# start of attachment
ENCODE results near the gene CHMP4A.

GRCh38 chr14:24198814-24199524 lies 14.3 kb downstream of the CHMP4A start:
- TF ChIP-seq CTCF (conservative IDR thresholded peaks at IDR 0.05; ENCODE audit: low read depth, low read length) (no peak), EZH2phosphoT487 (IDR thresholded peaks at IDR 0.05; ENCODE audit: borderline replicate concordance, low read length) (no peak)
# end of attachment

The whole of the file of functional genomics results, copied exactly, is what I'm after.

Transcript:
ENCODE results near the gene CHMP4A.

GRCh38 chr14:24198814-24199524 lies 14.3 kb downstream of the CHMP4A start:
- TF ChIP-seq CTCF (conservative IDR thresholded peaks at IDR 0.05; ENCODE audit: low read depth, low read length) (no peak), EZH2phosphoT487 (IDR thresholded peaks at IDR 0.05; ENCODE audit: borderline replicate concordance, low read length) (no peak)